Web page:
As I kept riding past friendly, humble people, I noticed more kids transporting things. Some looked as young as five.

Children lugged things like water and kindling. I even saw a little girl walking along the road with a hacksaw.

Men walked with machetes.  Some used these tools to cut branches and even whole trees down.  This happens all over Nicaragua as people need the wood for kindling so they can cook.

I came across a baseball game.  I stopped and bought a bag of Jalepeño chips, that ironically had no Jalepeño flavor.  I told the vendor that I love baseball.  She invited me to sit down.  I sat on the small bench and took notes.

There were two other men there.  We sat where the left field grandstand seats would have been in a place like Japan, Korea or the US.   The two men told the woman that they wondered why I was writing, thinking that I didn’t understand.  I explained that I was writing notes about my journey around the volcano.  The woman thought that that was nice.  We chatted about the pros and cons of increased tourist numbers on Ometepe.

There was a point where the road didn’t seem to coincide with the map I had, so I stopped to ask a campesino woman.  Her Spanish was fast and slurred, which was unlike most of the clearly enunciated Nica Spanish that I’d come across on this trip.  She acted kindly by telling me that I was in San Marcos.  She poined me in the direction of Altagracia, which would complete the first 18km stretch.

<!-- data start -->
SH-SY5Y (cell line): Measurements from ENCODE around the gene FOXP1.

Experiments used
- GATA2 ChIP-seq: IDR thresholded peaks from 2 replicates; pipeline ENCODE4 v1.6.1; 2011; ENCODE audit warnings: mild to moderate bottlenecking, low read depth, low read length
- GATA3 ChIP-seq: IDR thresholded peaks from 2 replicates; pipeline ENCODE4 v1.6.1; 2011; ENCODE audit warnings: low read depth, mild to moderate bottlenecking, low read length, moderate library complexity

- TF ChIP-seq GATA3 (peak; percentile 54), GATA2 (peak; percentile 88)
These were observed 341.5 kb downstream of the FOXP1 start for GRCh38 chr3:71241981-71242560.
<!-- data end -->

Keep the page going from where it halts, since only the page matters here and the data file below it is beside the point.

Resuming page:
After a typical, bland lunch of chicken, rice, fried plantains and cabbage mixed with a scant amount of shredded carrots and mayo, I had 25km of paved road to go.  A  long  stretch was uphill, and by this time, I was wiped out.  The sun was  stronger as midday had approached.

At times I had to get off the bike and walk, like many locals were doing.  I made a new friend on that route, a shoe salesman.  He had a bike attached to a cart that held around 20 pairs of shoes.  While walking past someone’s home he’d yell out:

Zapatos.”

The uphill climb was grueling.  I wasn’t sure if I could make it.  My mind entertained the idea  of needing a bus or plantain truck to ship me the rest of the way.  I must have seen about six or seven of these trucks pass me along the paved, 25-km, stretch.

My new friend assured me that things were about to get a lot better, that I’d just need to get through a little bit more of this increasingly painful ascent.

Sure enough, a long downward glide began.  I was flying, but worried about the mechanical integrity of the bike.  The view became picturesque.  I saw Lake Nicaragua and one of the two volcanoes on either side.  This pleasant descent went on for a few kilometers.  There were great photo opportunities; but, there was no way I could stop.  I was so tired of the sun, of riding, that I needed to keep the easy momentum attained.

I’d drunk all of my water.